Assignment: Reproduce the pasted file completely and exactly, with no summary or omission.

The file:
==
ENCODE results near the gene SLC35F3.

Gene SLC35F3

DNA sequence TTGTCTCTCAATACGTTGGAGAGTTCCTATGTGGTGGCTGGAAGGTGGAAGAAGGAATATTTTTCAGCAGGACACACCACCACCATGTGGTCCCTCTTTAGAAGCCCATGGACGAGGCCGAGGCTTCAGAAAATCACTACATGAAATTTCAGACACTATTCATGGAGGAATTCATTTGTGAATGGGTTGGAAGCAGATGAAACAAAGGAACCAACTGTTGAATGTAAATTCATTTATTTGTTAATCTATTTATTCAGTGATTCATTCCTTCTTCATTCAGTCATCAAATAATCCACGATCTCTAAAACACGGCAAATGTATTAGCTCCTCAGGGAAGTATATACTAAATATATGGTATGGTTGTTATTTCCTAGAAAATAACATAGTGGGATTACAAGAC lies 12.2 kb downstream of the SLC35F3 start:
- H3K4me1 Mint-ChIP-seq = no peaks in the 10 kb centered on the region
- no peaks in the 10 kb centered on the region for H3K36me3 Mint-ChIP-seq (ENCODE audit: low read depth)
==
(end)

ENCODE results near the gene SLC35F3.

Gene SLC35F3

DNA sequence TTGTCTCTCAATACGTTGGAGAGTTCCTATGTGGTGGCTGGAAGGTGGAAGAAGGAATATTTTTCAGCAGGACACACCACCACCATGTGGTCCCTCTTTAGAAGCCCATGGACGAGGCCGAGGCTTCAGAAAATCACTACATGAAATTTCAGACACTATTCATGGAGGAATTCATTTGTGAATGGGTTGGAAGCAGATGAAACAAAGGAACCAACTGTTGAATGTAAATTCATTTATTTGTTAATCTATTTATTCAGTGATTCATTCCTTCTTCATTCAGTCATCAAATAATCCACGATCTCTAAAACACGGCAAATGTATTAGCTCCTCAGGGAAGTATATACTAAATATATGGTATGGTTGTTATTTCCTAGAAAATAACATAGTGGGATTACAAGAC lies 12.2 kb downstream of the SLC35F3 start:
- H3K4me1 Mint-ChIP-seq = no peaks in the 10 kb centered on the region
- no peaks in the 10 kb centered on the region for H3K36me3 Mint-ChIP-seq (ENCODE audit: low read depth)